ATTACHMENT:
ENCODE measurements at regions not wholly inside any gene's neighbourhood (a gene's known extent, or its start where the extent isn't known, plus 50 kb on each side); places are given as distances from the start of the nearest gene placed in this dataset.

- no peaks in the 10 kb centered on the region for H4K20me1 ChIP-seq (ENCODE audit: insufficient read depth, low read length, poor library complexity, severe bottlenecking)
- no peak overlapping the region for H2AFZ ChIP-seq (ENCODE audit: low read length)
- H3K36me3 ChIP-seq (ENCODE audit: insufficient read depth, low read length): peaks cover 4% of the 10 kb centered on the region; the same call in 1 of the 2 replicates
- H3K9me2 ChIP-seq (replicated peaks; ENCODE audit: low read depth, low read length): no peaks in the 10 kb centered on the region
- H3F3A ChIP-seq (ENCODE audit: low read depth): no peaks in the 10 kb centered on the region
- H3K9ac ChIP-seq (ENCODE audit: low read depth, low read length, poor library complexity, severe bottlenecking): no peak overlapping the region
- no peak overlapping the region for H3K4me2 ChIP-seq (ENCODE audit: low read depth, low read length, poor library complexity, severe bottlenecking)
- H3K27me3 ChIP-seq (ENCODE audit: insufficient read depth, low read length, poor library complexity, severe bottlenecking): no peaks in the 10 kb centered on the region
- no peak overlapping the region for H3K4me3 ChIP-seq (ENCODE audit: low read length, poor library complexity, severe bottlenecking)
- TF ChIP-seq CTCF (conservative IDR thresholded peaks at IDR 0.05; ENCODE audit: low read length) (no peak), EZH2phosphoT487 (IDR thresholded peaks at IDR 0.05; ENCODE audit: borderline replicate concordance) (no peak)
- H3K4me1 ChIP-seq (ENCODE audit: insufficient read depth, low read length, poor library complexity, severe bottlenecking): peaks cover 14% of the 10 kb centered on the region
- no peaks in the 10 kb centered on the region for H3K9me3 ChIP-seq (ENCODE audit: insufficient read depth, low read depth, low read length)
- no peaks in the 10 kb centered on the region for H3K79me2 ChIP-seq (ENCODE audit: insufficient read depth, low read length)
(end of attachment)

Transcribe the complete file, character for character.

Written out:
ENCODE measurements at regions not wholly inside any gene's neighbourhood (a gene's known extent, or its start where the extent isn't known, plus 50 kb on each side); places are given as distances from the start of the nearest gene placed in this dataset.

- no peaks in the 10 kb centered on the region for H4K20me1 ChIP-seq (ENCODE audit: insufficient read depth, low read length, poor library complexity, severe bottlenecking)
- no peak overlapping the region for H2AFZ ChIP-seq (ENCODE audit: low read length)
- H3K36me3 ChIP-seq (ENCODE audit: insufficient read depth, low read length): peaks cover 4% of the 10 kb centered on the region; the same call in 1 of the 2 replicates
- H3K9me2 ChIP-seq (replicated peaks; ENCODE audit: low read depth, low read length): no peaks in the 10 kb centered on the region
- H3F3A ChIP-seq (ENCODE audit: low read depth): no peaks in the 10 kb centered on the region
- H3K9ac ChIP-seq (ENCODE audit: low read depth, low read length, poor library complexity, severe bottlenecking): no peak overlapping the region
- no peak overlapping the region for H3K4me2 ChIP-seq (ENCODE audit: low read depth, low read length, poor library complexity, severe bottlenecking)
- H3K27me3 ChIP-seq (ENCODE audit: insufficient read depth, low read length, poor library complexity, severe bottlenecking): no peaks in the 10 kb centered on the region
- no peak overlapping the region for H3K4me3 ChIP-seq (ENCODE audit: low read length, poor library complexity, severe bottlenecking)
- TF ChIP-seq CTCF (conservative IDR thresholded peaks at IDR 0.05; ENCODE audit: low read length) (no peak), EZH2phosphoT487 (IDR thresholded peaks at IDR 0.05; ENCODE audit: borderline replicate concordance) (no peak)
- H3K4me1 ChIP-seq (ENCODE audit: insufficient read depth, low read length, poor library complexity, severe bottlenecking): peaks cover 14% of the 10 kb centered on the region
- no peaks in the 10 kb centered on the region for H3K9me3 ChIP-seq (ENCODE audit: insufficient read depth, low read depth, low read length)
- no peaks in the 10 kb centered on the region for H3K79me2 ChIP-seq (ENCODE audit: insufficient read depth, low read length)